Year-round youth work in an urban setting has been dramatically different from summer camp in the outdoors. And while most 23-year-olds in positions similar to mine have just finished a “youth ministry” degree or have an eye towards a seminary internship, my degree was in the abstract underpinnings of how religion interacts with society. None of the methods or know-how or other wisdom on how to do this the right way.

Whether from camp to the city, or from the theoretical to the technical, there have been times I have felt woefully under-qualified or at least mis-qualified. I am consistently having to remind myself while I have gone to the opposite end of the spectrum, it is still the same spectrum.

I am by nature very conservative in claiming something as God’s providence. There are things I simply do not want to pretend to know. But for whatever reason, I feel like I am in the right place at the right time, as much as it surprised me that I am now working directly in a church context.

What is the church like?

Ravenswood Covenant is a 125-year-old congregation, the outgrowth of a care facility for widows and orphans and immigrants in what was once a Scandinavian neighborhood. Instead of being a ritualized reenactment of the way church was done in the past, as older congregations are liable to do, it feels more like the rings of a tree that show every year of it’s history, as the church has soaked up the neighborhood like a sponge. There is Swedish deep in the archives and Spanglish scattered throughout the pews.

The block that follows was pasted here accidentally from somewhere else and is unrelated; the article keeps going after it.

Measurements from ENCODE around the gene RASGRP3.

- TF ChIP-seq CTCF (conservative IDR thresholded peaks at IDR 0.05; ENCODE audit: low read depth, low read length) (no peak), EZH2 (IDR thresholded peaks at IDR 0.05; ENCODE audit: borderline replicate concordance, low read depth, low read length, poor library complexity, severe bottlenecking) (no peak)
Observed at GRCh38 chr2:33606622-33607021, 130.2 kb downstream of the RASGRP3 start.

I really do like the church. It does church well. Besides having a rich and interesting history, Ravenswood Covenant comforts the needy and convicts the comfortable. God is glorified by our gatherings.

I am usually pretty busy on Sunday mornings, chasing down students and all, but if you ever want to come for a visit, just let me know.

100+ years ago, this was the youth group. Things have changed.
100+ years ago, this was the youth group. Things have changed.

What is the youth group like?

The first thing people notice is that it is majority female. I have had a couple guys show up to our youth programming, but never more than one at a time. For the sake of gender equality I would love to see this number be more like, say, 50/50 but in the meanwhile I thank my lucky stars for growing up with sisters and then mutter something about opposite ends of the same spectrum.

Most of the youth are also deeply Chicagoan. Furthermore, a number of the students, many of whom have come through neighborhood outreach programs, are first-generation church go-ers – they are not steeped in sheltered church culture. Through hearing the student’s stories each week, I feel like I have already gotten closer to the city than I did during four years of school.

How long will you be there?

Good question. It is a transition period for both me and the church. I still have some residual wanderlust that comes with being a global studies major, and we will see if that desire dies out or asks to be paid back with interest. Nonetheless, I am certainly closer to the beginning of my time with Ravenswood than to the end.

Look forward to more updates.

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I work at a church and this is what I do